dc.description.abstract<table><tr><td colspan="2" class="item-title">Experiencing Breast Cancer Treatment Decision-making in Managed Care</td></tr><tr class="item-sponsor"><td class="label">Conference Sponsor:</td><td class="value">Sigma Theta Tau International</td></tr><tr class="item-year"><td class="label">Conference Year:</td><td class="value">2006</td></tr><tr class="item-author"><td class="label">Author:</td><td class="value">Wenzel, Jennifer A., PhD, RN, CCM</td></tr><tr class="item-institute"><td class="label">P.I. Institution Name:</td><td class="value">Johns Hopkins University</td></tr><tr class="item-author-title"><td class="label">Title:</td><td class="value">Visiting Assistant Professor</td></tr><tr class="item-email"><td class="label">Email:</td><td class="value">jwenzel@son.jhmi.edu</td></tr><tr><td colspan="2" class="item-abstract">The purpose of this study was to examine patients? experiences related to cancer treatment in managed care. Patients? experiences with cancer treatment decision-making in managed care organizations (MCO) were also explored. This study used a hermeneutic/phenomenological approach, relying on 21 semi-structured interviews with 14 managed care enrollees diagnosed with breast cancer. Interviews were conducted during at least one of the following points:&nbsp; (1) diagnosis (2) treatment, and (3) post-treatment/follow-up. Participants had cancer requiring treatment, were ?18 years, were literate/articulate in English, and had been enrolled in their MCO ? 1 year. Analysis was accomplished through a reflexive process of transcript review, categorization and interpretation. Findings are presented as three themes:&nbsp; ?the cancer process?, ?managed care tasks? and ?managing between the MCO and the cancer? which depict the increased burden of women experiencing breast cancer in managed care. Women described a limited desire to participate in treatment-related decisions other than selecting a treating physician and facility. They also realized that these decisions can be limited by the MCO.&nbsp; They reported treatment decisions, which they felt less comfortable making, required the most active participation on their part. Women in this study perceived they were solely accountable for all issues occurring between their cancer treatment and the MCO.&nbsp; They also believed they had high responsibility with few resources related to decision-making. Although enrolled in less restrictive managed care plans, these women expressed difficulty, frustration and fatigue in managing the dissimilar and disconnected demands of the cancer and the MCO as well as in treatment decision-making. This distress may interfere with women?s ability to ?map out? the future. This research provides information which may serve as a basis for policy and practice changes to decrease the distress and burden experienced by cancer patients in managed care. Findings may also direct cancer support interventions.</td></tr></table>en_GB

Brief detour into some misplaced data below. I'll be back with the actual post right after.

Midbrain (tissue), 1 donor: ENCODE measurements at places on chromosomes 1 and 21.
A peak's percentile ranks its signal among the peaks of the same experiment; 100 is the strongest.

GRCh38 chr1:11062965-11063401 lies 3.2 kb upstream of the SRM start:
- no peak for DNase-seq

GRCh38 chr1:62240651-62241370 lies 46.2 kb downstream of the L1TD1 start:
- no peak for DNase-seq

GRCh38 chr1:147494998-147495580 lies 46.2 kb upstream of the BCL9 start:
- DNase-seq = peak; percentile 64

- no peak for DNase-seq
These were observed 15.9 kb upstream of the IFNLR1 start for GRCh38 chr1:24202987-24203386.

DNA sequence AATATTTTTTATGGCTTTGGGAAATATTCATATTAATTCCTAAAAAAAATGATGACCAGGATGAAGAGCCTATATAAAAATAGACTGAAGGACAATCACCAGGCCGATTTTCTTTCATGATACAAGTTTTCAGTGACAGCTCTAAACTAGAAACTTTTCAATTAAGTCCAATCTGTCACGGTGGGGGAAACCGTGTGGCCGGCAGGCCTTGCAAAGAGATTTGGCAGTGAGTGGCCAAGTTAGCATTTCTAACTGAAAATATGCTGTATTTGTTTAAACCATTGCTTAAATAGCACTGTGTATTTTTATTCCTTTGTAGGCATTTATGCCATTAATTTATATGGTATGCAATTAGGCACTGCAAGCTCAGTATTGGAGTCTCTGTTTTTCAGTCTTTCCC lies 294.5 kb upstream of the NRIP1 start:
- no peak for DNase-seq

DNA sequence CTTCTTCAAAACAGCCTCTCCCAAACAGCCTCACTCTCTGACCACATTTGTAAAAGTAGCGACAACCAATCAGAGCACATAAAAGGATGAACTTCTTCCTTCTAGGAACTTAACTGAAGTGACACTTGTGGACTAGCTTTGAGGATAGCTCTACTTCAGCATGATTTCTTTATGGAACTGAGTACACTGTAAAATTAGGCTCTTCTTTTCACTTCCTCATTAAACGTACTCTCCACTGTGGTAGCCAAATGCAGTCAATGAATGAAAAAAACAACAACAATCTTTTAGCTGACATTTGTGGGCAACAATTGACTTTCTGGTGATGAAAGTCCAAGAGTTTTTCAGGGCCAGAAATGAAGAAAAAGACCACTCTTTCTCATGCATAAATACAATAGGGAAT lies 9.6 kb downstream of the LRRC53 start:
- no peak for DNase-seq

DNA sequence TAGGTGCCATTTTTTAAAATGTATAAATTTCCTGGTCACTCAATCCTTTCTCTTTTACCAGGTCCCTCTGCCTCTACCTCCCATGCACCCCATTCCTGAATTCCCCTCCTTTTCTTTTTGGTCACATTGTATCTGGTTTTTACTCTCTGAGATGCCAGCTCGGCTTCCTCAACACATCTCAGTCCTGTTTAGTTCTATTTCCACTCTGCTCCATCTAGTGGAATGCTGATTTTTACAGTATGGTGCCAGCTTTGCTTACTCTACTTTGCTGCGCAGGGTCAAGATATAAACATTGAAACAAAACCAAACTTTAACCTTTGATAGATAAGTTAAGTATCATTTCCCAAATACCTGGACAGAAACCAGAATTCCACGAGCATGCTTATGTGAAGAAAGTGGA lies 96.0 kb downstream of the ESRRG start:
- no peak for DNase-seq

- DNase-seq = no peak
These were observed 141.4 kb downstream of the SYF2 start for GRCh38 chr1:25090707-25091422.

dc.date.available2011-10-26T11:30:47Z-
dc.date.issued2011-10-17en_GB
dc.date.accessioned2011-10-26T11:30:47Z-
dc.description.sponsorshipSigma Theta Tau Internationalen_GB